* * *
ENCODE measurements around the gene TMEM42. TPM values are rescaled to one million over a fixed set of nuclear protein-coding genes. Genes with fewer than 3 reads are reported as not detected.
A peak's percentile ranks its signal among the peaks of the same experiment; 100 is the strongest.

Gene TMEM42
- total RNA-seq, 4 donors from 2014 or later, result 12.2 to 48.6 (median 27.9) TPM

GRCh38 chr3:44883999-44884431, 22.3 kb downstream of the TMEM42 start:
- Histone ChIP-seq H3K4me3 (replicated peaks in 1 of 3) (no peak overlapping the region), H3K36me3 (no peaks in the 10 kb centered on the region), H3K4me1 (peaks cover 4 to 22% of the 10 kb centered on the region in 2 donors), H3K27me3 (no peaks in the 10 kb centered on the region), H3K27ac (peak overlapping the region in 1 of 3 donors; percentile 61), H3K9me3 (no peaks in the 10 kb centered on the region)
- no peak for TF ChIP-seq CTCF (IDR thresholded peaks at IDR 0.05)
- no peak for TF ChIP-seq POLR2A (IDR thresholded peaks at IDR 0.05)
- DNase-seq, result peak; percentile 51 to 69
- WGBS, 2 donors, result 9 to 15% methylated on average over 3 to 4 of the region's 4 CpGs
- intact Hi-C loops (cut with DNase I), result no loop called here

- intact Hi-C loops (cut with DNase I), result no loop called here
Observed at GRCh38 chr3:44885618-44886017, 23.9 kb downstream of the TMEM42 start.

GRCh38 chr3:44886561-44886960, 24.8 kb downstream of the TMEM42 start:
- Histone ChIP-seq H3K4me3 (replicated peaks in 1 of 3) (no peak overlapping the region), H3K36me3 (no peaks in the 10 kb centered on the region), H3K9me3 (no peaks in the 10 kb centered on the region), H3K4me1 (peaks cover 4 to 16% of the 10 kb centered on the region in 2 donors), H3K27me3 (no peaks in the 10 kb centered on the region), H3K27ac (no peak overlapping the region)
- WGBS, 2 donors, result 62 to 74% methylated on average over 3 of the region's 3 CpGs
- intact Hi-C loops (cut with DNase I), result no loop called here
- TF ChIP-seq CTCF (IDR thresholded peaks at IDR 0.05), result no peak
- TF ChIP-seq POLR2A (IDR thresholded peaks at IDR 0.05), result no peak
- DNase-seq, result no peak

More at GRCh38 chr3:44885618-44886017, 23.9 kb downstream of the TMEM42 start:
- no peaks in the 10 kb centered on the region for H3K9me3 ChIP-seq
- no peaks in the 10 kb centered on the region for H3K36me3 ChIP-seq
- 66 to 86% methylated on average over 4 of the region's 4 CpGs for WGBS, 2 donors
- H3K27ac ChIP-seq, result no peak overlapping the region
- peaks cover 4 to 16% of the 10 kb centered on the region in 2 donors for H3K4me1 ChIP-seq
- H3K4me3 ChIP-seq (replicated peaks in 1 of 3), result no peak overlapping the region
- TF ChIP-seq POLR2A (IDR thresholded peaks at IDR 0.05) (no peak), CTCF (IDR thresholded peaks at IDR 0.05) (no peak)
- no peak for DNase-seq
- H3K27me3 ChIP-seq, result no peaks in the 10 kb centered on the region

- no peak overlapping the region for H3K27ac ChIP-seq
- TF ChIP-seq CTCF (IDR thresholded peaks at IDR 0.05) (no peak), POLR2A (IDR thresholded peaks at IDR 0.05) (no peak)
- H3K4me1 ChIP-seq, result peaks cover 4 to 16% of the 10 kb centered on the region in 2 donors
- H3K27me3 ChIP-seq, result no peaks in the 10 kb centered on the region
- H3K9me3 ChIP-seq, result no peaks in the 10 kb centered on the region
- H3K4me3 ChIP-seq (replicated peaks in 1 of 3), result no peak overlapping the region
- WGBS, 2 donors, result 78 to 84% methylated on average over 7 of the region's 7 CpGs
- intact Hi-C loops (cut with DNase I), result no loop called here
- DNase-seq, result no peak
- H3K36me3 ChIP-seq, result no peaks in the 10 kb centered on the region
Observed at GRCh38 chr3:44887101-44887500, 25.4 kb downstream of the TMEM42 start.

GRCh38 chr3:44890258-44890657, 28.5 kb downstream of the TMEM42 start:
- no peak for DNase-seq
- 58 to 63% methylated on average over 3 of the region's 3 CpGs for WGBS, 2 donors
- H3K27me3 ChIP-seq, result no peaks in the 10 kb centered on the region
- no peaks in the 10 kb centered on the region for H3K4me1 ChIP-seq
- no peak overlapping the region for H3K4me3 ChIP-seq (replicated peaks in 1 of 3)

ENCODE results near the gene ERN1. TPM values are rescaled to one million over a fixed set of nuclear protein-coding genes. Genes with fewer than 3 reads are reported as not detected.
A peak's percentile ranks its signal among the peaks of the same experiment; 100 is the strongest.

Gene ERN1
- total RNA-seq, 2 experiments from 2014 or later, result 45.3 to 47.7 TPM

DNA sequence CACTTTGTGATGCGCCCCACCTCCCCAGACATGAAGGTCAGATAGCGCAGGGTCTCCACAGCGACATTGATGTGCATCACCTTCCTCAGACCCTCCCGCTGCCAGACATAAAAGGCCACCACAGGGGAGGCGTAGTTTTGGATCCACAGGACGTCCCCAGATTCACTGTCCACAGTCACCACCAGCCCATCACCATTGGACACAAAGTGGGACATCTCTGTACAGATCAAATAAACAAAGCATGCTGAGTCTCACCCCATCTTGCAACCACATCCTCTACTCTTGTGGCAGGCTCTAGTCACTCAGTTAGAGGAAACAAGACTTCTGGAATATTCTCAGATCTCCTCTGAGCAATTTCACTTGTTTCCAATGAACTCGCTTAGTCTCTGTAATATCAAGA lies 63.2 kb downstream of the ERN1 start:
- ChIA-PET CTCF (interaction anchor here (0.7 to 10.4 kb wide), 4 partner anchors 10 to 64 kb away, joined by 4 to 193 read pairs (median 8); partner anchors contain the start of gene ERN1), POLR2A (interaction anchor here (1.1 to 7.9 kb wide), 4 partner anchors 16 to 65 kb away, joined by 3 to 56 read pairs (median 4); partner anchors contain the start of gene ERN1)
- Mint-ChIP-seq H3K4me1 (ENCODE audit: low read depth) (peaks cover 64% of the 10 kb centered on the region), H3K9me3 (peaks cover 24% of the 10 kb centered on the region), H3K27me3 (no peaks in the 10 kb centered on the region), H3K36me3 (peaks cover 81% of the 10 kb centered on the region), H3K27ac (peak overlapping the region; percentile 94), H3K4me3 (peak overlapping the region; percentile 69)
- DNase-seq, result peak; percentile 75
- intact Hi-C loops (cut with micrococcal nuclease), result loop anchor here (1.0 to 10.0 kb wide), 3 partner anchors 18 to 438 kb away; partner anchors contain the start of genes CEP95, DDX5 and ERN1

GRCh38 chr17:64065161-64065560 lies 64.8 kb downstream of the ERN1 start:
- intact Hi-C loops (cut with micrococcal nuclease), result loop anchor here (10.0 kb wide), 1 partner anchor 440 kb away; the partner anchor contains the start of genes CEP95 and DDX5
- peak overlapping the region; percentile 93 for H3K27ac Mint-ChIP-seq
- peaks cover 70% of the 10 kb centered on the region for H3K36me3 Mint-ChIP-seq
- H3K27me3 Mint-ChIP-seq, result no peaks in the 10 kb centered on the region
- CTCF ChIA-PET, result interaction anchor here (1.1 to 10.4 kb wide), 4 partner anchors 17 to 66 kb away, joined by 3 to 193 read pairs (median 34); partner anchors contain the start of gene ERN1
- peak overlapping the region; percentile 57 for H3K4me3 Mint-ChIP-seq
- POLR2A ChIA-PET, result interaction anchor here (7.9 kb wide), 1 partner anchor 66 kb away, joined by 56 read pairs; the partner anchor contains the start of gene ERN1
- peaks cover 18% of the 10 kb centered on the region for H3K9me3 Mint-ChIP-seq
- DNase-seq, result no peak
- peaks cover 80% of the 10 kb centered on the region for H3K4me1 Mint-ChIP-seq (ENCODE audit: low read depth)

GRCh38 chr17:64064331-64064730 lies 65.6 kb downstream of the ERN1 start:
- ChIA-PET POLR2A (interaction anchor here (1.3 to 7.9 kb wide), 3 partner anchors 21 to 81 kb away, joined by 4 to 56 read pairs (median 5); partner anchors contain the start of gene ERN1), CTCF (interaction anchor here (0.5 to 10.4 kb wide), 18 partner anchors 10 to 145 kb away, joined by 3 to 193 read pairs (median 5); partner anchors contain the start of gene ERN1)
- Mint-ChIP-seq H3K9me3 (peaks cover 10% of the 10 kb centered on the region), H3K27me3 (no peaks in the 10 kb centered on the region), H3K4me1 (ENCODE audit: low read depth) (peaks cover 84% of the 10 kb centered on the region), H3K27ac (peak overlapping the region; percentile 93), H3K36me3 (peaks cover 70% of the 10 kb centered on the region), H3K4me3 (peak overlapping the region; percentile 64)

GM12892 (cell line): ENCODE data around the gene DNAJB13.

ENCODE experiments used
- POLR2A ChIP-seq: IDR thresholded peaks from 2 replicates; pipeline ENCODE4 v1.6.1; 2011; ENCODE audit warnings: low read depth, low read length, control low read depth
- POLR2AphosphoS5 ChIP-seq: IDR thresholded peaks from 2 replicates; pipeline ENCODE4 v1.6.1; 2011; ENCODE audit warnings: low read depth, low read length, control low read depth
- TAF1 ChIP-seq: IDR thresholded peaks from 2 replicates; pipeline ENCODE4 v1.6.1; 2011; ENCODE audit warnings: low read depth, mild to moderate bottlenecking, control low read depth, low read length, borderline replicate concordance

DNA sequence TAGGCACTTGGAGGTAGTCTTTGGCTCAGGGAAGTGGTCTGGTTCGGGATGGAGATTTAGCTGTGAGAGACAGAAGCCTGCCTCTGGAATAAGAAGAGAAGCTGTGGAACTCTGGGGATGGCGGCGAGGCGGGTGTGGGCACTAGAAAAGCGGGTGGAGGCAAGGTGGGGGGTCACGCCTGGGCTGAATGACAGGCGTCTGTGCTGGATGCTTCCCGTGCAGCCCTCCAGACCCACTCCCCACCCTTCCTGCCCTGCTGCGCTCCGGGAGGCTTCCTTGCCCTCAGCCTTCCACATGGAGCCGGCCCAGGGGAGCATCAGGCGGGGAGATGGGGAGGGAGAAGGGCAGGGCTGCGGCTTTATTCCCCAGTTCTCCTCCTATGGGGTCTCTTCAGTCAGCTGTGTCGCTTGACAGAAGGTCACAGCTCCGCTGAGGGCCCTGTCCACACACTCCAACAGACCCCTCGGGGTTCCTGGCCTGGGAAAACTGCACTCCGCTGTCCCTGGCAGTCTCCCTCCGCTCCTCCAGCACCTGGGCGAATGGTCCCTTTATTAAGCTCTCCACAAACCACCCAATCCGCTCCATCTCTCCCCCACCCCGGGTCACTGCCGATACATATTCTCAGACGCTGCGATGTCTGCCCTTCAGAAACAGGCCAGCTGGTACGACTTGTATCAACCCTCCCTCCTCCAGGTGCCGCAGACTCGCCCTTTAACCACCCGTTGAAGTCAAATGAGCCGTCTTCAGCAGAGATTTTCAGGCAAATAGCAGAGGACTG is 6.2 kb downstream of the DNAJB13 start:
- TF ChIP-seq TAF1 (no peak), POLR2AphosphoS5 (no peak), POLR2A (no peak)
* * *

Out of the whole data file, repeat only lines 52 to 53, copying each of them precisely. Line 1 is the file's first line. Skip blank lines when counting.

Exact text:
DNA sequence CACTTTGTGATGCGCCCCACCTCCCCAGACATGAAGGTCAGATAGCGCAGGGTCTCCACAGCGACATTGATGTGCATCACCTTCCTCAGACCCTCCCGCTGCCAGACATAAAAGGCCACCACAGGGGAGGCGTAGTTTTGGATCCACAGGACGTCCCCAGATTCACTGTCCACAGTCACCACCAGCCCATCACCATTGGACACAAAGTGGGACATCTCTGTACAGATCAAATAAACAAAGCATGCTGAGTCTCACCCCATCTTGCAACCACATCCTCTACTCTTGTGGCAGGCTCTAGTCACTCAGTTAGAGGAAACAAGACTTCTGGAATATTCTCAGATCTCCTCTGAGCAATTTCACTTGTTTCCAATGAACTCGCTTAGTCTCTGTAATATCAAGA lies 63.2 kb downstream of the ERN1 start:
- ChIA-PET CTCF (interaction anchor here (0.7 to 10.4 kb wide), 4 partner anchors 10 to 64 kb away, joined by 4 to 193 read pairs (median 8); partner anchors contain the start of gene ERN1), POLR2A (interaction anchor here (1.1 to 7.9 kb wide), 4 partner anchors 16 to 65 kb away, joined by 3 to 56 read pairs (median 4); partner anchors contain the start of gene ERN1)